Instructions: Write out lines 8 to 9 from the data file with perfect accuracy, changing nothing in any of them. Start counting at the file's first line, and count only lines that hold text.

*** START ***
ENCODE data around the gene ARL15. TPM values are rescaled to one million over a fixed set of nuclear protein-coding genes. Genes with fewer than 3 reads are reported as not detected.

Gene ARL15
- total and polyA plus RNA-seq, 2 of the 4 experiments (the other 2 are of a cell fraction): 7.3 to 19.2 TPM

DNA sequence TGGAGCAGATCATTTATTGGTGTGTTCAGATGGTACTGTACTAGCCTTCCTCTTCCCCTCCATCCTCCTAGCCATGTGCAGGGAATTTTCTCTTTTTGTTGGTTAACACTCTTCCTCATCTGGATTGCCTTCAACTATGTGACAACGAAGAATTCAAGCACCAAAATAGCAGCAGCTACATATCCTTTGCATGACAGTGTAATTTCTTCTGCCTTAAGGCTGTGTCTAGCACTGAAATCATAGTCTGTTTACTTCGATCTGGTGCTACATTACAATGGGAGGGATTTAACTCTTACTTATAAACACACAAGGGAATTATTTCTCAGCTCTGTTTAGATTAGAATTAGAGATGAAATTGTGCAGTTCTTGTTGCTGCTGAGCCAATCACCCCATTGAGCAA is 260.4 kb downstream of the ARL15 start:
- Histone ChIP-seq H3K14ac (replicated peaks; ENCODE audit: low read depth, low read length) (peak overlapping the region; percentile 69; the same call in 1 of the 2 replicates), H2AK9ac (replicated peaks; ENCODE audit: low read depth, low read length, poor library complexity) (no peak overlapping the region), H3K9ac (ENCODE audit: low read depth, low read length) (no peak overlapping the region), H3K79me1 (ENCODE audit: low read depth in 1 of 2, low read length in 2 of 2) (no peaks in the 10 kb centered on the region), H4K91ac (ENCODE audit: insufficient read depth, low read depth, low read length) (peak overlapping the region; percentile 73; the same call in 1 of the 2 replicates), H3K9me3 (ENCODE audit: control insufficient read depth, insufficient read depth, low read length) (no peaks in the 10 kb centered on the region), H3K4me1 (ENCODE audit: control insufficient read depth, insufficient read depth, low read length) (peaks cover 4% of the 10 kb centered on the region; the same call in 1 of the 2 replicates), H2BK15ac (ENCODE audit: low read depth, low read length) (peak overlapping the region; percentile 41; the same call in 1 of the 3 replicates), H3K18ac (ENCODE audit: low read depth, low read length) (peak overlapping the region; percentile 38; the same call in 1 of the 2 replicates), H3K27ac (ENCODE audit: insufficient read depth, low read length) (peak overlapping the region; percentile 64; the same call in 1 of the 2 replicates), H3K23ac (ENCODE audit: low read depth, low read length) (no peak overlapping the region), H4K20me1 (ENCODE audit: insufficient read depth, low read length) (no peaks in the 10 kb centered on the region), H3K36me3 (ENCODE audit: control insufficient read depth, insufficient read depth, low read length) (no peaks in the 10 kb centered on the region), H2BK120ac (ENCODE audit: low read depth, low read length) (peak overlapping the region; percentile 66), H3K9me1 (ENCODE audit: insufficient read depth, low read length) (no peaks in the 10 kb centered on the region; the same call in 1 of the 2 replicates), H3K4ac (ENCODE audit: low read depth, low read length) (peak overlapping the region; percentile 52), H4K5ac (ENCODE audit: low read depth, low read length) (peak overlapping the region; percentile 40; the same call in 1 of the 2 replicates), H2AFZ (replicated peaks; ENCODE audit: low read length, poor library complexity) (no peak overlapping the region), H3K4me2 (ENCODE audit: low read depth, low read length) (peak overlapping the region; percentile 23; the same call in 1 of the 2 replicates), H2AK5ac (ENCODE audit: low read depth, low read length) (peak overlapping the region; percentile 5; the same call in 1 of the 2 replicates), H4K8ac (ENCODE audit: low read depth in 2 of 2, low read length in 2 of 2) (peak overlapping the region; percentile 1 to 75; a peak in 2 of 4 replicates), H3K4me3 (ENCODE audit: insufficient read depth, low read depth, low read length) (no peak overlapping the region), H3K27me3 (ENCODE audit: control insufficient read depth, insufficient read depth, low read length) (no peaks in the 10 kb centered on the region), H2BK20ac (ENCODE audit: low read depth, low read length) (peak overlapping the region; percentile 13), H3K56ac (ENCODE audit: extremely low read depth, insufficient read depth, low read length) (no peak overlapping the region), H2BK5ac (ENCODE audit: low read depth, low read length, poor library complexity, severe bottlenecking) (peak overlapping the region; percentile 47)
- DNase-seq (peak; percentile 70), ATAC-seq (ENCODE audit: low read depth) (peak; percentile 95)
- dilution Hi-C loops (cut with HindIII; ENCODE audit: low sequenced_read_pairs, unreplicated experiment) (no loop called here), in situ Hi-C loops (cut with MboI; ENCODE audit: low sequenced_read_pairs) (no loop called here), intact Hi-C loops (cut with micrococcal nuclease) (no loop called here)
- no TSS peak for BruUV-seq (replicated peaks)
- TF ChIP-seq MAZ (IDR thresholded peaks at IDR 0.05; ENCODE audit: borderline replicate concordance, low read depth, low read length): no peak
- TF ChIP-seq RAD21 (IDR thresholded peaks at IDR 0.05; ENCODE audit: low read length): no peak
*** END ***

- no TSS peak for BruUV-seq (replicated peaks)
- TF ChIP-seq MAZ (IDR thresholded peaks at IDR 0.05; ENCODE audit: borderline replicate concordance, low read depth, low read length): no peak